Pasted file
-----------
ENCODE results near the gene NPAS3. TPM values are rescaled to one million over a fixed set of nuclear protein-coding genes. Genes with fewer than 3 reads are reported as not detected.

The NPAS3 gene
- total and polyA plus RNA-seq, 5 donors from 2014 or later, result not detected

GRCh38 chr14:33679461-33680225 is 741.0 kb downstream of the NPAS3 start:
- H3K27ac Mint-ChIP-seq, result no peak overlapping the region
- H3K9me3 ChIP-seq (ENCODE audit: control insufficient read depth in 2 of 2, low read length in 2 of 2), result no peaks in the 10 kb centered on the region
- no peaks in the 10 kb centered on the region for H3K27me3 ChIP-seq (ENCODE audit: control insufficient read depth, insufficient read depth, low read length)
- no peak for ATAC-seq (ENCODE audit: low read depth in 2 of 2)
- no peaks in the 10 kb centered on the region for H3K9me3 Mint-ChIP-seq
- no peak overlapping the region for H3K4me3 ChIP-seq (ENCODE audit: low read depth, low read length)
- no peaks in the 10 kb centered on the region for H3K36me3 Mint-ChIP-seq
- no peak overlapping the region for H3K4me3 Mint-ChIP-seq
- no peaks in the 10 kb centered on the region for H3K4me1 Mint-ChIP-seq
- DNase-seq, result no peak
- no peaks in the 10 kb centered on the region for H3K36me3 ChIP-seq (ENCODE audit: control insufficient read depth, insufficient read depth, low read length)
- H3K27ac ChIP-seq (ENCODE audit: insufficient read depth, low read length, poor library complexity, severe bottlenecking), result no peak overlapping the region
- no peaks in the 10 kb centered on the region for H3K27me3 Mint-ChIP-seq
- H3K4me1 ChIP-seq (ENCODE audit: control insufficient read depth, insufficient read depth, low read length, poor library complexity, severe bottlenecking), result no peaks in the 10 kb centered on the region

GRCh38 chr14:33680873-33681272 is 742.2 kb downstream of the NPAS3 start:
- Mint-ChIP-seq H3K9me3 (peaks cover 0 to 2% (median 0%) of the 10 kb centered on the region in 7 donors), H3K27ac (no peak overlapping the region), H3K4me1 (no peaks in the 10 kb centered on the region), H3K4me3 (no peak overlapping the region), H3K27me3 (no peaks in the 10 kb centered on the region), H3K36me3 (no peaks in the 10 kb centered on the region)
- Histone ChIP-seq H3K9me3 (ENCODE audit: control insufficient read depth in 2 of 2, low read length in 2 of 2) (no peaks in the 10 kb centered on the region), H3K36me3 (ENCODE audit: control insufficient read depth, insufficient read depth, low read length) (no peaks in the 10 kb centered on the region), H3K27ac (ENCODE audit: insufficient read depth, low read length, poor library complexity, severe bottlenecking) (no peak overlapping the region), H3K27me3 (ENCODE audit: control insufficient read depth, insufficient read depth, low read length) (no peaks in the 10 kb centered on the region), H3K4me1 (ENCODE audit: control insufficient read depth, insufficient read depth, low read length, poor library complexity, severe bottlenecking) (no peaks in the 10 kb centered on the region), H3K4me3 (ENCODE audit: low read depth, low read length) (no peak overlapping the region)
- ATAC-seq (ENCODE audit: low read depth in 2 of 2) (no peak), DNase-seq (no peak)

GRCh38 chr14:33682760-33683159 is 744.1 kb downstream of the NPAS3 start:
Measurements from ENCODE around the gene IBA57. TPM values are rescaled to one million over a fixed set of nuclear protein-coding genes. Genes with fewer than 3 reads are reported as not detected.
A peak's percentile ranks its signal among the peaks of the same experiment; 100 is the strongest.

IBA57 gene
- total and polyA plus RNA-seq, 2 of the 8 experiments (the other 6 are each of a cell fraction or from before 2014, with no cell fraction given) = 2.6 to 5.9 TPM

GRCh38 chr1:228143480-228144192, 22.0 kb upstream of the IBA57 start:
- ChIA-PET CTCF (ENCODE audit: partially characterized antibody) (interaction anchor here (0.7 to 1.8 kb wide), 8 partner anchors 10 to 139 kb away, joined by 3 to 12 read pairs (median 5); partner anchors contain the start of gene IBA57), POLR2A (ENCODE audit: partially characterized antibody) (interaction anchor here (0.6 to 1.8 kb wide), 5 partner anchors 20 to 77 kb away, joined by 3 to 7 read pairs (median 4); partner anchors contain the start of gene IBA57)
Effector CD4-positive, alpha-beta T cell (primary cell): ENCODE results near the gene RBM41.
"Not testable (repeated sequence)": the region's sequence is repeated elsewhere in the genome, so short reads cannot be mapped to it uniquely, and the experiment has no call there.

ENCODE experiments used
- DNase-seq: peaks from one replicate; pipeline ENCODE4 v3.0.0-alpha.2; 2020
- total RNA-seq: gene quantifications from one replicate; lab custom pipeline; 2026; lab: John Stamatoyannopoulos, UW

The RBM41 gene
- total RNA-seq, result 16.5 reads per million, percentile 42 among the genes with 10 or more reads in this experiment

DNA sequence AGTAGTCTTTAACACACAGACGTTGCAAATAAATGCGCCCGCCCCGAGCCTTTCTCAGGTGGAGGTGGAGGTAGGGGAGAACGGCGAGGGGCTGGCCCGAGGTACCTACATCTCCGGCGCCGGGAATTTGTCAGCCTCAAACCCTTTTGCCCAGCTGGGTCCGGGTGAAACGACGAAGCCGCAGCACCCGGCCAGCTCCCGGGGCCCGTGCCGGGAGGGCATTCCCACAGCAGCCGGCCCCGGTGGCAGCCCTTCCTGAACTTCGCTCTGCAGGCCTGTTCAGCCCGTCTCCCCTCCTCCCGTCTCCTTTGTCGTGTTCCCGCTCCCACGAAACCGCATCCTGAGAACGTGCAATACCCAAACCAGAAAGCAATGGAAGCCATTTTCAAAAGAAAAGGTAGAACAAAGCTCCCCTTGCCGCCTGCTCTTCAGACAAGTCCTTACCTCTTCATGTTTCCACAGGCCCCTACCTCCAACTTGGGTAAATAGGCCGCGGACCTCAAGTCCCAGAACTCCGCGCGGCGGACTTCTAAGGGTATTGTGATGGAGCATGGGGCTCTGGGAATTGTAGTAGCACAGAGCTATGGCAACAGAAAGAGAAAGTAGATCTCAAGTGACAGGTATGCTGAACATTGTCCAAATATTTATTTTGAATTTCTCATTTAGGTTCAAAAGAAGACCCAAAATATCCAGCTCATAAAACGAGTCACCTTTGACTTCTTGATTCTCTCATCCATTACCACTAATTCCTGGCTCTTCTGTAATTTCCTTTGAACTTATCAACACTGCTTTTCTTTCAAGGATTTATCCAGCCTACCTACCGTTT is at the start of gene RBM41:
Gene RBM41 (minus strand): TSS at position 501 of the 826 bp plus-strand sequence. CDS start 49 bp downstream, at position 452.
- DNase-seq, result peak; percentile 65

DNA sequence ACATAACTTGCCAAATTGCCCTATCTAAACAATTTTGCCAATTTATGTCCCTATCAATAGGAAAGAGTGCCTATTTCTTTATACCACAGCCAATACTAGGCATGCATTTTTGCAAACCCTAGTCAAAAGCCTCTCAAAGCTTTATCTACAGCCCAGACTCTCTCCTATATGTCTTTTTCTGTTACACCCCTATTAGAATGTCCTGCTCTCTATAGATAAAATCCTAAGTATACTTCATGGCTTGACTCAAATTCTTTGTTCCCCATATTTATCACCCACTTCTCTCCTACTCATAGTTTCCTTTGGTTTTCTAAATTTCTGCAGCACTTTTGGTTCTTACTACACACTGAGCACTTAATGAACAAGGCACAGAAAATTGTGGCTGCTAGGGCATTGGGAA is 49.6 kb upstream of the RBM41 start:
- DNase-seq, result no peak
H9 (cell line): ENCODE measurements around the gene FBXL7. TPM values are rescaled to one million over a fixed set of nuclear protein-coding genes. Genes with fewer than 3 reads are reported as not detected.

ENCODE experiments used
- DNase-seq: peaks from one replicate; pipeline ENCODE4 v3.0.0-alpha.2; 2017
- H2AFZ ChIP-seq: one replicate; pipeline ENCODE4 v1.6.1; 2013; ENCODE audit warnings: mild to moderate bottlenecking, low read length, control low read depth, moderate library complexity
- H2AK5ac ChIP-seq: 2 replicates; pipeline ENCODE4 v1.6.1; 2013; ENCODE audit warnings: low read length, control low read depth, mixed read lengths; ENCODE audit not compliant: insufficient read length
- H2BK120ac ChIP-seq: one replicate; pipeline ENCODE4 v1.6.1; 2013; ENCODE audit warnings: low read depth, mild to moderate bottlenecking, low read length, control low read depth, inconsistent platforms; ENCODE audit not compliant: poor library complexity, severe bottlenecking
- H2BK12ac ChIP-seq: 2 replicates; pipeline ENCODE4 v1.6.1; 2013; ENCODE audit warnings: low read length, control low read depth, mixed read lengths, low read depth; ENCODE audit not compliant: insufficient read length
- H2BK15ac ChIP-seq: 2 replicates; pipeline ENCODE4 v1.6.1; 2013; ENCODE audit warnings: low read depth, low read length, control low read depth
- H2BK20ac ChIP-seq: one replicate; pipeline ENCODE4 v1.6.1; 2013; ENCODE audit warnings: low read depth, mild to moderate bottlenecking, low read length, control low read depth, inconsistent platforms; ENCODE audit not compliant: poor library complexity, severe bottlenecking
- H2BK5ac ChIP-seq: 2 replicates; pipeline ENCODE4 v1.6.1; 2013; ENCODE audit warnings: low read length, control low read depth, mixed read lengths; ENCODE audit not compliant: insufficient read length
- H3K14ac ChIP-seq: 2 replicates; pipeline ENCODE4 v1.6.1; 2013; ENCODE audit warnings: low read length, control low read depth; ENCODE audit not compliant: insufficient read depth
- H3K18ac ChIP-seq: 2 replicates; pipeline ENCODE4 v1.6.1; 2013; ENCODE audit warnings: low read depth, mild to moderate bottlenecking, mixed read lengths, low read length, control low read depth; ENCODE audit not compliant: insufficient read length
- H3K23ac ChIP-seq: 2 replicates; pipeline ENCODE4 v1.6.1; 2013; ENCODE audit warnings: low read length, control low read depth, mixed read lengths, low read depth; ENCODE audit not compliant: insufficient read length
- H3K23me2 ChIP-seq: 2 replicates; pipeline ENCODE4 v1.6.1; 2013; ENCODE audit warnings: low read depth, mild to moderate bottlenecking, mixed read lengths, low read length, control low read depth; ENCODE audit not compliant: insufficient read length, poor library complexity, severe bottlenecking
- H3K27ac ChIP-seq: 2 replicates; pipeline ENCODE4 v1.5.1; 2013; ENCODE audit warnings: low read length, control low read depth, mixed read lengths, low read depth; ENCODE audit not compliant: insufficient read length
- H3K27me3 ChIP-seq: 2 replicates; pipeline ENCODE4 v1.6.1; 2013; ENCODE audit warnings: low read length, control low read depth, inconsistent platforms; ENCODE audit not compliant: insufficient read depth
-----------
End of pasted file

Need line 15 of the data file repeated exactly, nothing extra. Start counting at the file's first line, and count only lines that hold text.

- no peaks in the 10 kb centered on the region for H3K36me3 ChIP-seq (ENCODE audit: control insufficient read depth, insufficient read depth, low read length)